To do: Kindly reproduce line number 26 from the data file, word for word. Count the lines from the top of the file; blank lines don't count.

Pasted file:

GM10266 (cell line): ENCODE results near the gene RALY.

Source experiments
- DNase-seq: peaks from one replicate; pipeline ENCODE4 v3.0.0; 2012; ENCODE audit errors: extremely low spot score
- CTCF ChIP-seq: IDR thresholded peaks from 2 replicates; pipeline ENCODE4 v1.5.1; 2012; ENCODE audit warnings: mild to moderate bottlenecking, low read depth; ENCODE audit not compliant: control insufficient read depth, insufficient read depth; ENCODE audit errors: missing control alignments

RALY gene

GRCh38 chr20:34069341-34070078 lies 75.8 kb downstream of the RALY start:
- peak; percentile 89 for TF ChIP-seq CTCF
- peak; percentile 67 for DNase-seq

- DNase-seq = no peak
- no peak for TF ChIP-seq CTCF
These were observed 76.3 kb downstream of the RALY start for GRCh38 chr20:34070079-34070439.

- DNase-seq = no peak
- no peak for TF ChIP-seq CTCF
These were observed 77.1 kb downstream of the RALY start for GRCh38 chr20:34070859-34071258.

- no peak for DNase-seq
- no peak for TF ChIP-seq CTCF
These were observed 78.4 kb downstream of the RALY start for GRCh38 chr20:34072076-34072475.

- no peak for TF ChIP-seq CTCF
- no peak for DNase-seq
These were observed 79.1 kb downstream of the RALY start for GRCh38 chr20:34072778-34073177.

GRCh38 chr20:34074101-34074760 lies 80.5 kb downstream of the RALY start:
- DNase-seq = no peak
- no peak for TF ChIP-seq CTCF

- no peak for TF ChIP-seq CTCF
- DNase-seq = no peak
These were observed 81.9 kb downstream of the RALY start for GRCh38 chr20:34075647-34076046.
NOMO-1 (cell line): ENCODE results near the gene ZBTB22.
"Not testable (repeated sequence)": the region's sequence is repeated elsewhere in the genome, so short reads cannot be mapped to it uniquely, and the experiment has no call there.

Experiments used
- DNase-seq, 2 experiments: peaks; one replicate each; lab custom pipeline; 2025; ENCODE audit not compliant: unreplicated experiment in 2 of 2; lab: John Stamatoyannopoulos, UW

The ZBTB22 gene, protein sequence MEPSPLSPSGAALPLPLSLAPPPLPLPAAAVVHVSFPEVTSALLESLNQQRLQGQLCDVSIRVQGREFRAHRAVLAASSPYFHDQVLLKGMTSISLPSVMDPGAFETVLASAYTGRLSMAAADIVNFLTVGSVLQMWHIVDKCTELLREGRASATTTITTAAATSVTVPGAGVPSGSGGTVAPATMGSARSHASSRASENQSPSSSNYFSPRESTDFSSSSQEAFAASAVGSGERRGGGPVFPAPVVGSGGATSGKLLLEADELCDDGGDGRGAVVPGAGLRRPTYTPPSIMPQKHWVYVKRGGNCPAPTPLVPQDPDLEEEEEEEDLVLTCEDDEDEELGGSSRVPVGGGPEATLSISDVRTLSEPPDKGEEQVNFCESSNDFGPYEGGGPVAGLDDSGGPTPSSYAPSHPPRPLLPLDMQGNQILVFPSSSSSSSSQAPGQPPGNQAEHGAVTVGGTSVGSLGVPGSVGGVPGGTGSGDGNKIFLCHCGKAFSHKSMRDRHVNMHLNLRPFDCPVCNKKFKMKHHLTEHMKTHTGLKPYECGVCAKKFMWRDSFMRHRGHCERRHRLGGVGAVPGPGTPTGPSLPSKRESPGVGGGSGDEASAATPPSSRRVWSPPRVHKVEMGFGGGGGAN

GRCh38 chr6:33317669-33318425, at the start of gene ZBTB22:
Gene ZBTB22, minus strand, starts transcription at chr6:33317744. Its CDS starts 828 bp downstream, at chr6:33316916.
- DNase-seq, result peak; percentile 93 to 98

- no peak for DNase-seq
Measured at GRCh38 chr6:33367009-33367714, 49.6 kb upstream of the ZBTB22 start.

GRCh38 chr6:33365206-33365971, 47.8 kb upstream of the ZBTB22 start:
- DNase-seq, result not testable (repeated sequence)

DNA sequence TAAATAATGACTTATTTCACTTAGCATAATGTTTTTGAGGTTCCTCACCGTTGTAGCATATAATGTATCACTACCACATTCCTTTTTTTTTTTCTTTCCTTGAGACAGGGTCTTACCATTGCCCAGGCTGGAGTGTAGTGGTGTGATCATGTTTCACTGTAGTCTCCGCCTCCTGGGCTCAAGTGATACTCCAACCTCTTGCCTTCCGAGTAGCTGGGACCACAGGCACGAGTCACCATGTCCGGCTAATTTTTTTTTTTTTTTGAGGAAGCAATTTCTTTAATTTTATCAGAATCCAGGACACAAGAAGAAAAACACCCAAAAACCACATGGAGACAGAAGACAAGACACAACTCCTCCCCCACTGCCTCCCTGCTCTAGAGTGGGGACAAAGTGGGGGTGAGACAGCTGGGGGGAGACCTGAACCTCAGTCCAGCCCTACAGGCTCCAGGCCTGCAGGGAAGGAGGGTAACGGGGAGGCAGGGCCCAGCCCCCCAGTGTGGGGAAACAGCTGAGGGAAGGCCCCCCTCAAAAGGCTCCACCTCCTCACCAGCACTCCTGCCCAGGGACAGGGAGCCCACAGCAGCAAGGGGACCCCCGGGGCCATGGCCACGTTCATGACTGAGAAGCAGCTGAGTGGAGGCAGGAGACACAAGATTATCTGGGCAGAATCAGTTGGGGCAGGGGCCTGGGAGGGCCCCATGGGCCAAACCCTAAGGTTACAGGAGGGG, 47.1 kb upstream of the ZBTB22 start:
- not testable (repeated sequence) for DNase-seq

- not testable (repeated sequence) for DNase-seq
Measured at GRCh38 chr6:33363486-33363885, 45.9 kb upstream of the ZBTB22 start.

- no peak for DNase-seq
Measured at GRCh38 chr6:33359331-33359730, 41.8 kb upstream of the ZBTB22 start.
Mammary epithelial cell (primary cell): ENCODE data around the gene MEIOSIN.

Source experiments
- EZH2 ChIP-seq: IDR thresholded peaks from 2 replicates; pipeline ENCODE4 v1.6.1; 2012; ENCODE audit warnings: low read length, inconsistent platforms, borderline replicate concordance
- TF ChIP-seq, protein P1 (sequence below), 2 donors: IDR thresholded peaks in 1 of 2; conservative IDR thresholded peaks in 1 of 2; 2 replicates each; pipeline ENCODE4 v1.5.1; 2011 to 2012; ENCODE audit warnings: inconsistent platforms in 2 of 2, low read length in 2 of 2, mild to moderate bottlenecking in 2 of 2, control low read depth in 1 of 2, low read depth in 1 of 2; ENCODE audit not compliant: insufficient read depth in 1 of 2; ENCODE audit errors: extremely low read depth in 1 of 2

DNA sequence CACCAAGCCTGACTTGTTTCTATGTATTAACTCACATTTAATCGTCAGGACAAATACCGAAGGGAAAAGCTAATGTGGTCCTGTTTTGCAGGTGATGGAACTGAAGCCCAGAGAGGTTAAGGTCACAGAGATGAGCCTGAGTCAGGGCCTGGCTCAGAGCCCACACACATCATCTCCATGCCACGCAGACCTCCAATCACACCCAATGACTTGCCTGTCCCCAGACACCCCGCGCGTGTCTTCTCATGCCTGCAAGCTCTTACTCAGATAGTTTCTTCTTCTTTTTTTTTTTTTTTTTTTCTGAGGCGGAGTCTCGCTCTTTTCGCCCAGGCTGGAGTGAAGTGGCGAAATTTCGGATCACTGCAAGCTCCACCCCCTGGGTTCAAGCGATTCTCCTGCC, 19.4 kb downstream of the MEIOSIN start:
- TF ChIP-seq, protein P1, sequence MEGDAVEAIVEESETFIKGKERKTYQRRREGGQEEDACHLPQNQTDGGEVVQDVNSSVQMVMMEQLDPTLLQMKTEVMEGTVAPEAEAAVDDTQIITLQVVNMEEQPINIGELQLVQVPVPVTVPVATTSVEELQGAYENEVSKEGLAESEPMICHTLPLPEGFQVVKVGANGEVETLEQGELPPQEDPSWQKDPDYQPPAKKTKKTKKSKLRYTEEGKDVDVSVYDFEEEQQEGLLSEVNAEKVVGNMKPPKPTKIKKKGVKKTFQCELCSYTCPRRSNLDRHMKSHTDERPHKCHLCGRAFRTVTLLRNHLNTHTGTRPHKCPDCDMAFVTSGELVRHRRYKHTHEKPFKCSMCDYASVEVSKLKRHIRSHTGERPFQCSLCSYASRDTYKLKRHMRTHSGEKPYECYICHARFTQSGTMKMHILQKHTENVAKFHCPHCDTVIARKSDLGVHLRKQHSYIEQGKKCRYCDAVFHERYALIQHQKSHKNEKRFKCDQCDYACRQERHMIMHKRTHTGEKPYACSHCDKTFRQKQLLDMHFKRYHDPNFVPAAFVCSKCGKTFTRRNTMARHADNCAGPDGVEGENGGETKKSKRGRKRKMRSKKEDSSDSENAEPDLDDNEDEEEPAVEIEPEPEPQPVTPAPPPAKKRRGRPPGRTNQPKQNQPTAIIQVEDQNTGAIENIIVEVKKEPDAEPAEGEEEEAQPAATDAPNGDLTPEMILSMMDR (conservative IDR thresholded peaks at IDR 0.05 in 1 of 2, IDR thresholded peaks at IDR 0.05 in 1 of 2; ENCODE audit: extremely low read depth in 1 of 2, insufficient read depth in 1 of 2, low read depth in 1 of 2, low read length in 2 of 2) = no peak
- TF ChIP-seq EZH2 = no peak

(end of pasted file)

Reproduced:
These were observed 81.9 kb downstream of the RALY start for GRCh38 chr20:34075647-34076046.